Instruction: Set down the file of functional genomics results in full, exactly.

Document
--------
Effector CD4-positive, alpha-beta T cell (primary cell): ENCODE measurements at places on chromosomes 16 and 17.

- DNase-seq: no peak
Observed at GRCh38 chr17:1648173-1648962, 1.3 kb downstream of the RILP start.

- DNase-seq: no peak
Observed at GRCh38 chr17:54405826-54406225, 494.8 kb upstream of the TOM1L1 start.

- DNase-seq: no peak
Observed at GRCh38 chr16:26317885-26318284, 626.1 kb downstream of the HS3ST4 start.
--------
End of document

Effector CD4-positive, alpha-beta T cell (primary cell): ENCODE measurements at places on chromosomes 16 and 17.

- DNase-seq: no peak
Observed at GRCh38 chr17:1648173-1648962, 1.3 kb downstream of the RILP start.

- DNase-seq: no peak
Observed at GRCh38 chr17:54405826-54406225, 494.8 kb upstream of the TOM1L1 start.

- DNase-seq: no peak
Observed at GRCh38 chr16:26317885-26318284, 626.1 kb downstream of the HS3ST4 start.